I think this was a very instructive example of the endgame imbalance (Sicilian Defense Dragon variation pawn structure) 4 pawns vs. rook.  I admit that previously I had probably put too much of my time into studying the opening phase.  Although, I came to the conclusion that every opening (Perhaps I should say pawn structure) extends beyond just the opening phase.  Most of my study was understanding and attempting to master the middlegames and endgames of specific pawn structures and typical imbalances for the openings that I play.  Fortunately, I learned so much about the specific opening I would choose for my opening repertoire that within a few weeks of study, I would have a line that I don't enjoy playing against or some flaw that I wanted to get rid of.  While it was not practical to repeatedly switch my opening repertoire, it helped me study and play all sorts of openings and pawn structures which helped improve my game drastically.  In fact, my rating increased from 600 to 1900 elo in about 2 years.  Although eventually I learned that it was a much better idea to study all parts of the game atleat somewhat individually.  For example, theoretical endgame postions that are significant for a chess players knowledge will not arise from a specific pawn structure and be part of opening study.  During my time in studying the Sicilian Dragon, I investigated postions with opposite side castling (Yugoslav Attack) when probably 50% of the time Black will execute a typical exchange sacrifice ...Rxc3 to severely weaken white's kingside when play becomes rather complicated and very difficult to objectively evaluate.  However, this is the first time I have come across a position in which not only does Black execute the exchange sacrifice, but Black also creates an even more double edged imbalance by sacrificing a piece for 4 pawns.  This was a very instructive game between players I am quite farmiliar with and will be a game that I will not forget so easily!!!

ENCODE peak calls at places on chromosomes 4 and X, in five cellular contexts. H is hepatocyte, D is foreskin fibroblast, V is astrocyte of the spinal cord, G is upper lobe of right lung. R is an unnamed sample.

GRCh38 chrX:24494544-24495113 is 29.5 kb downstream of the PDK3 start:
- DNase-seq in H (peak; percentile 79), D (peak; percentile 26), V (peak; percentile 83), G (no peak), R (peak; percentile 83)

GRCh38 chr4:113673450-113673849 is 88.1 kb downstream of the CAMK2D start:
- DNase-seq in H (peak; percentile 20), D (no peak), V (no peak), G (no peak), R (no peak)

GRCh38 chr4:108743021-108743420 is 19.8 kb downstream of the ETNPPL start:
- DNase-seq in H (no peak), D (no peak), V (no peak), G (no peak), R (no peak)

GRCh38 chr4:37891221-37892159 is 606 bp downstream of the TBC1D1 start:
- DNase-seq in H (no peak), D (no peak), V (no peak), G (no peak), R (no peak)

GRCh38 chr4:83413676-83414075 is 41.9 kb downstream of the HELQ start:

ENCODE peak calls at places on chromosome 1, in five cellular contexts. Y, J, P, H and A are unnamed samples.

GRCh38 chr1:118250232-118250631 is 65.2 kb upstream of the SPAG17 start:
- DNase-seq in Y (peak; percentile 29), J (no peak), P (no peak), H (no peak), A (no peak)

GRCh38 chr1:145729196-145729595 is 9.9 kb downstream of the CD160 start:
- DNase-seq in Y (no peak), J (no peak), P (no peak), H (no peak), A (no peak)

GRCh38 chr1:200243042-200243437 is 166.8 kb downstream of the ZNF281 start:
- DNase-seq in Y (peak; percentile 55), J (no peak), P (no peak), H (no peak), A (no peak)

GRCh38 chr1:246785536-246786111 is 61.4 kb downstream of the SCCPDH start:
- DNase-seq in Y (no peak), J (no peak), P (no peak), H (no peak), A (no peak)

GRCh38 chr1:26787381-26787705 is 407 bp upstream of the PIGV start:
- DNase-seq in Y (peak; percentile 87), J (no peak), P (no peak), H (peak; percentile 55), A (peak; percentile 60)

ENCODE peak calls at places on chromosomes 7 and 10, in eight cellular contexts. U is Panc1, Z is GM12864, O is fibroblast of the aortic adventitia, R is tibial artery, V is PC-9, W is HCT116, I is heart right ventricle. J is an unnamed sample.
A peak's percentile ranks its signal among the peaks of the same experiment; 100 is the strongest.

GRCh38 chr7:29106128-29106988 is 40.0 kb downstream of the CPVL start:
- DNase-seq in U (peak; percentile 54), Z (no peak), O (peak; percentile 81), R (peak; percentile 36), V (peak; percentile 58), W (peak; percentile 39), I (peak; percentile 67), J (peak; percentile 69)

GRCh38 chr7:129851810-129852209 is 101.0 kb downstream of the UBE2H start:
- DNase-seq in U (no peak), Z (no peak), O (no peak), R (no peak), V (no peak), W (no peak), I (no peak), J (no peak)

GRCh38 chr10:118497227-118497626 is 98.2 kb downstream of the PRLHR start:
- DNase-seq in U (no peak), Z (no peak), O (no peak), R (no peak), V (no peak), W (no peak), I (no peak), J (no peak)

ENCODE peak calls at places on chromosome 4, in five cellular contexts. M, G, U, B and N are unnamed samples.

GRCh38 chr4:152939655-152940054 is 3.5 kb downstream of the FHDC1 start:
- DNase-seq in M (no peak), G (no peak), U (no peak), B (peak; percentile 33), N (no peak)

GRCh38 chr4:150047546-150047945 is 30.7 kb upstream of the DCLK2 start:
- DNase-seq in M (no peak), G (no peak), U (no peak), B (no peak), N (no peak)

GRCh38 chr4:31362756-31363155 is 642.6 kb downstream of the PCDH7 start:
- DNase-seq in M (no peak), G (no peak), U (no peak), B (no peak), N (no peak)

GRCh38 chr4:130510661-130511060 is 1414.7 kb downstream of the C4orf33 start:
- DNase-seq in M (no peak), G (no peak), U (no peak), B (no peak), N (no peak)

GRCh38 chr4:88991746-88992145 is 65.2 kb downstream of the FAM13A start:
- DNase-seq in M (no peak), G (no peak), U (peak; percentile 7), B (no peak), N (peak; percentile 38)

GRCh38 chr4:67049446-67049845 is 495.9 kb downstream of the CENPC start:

• 2 years ago

    jugdernamjil

    cheers

  • 2 years ago

    jinnah89

    good analysis.

  • 2 years ago

    jocheckoh

    it's hard being brave, thanks for the game, rish is an important aspect of chess which requires faith in a position

  • 2 years ago

    jwalexander

    Enjoyed the article, thank you.

  • 2 years ago

    sryiwannadraw

    Thank you

  • 2 years ago

    bumblebee84

    I just recently played a game where the other guy had 3 pawns for his bishop. He ended up winning by resignation though becuase I tryed to take advantage of my passed pawn but it didn't work. Check out the game here:

    http://www.chess.com/livechess/game.html?id=214090007

  • 2 years ago

    MSC157

    Great! Rook for 4 pawns. Fascinant! :)

  • 2 years ago

    chessrube

    excellent article, thanks for writing it

  • 2 years ago

    godbobby

    quiet good!!!!!!!!

  • 2 years ago

    Nikanadib

    Useful article, thanks.

  • 2 years ago

    kcsmith169

    Excellent, thanks!

  • 2 years ago

    mgomes1

    Very good article, excellent subject...thanks!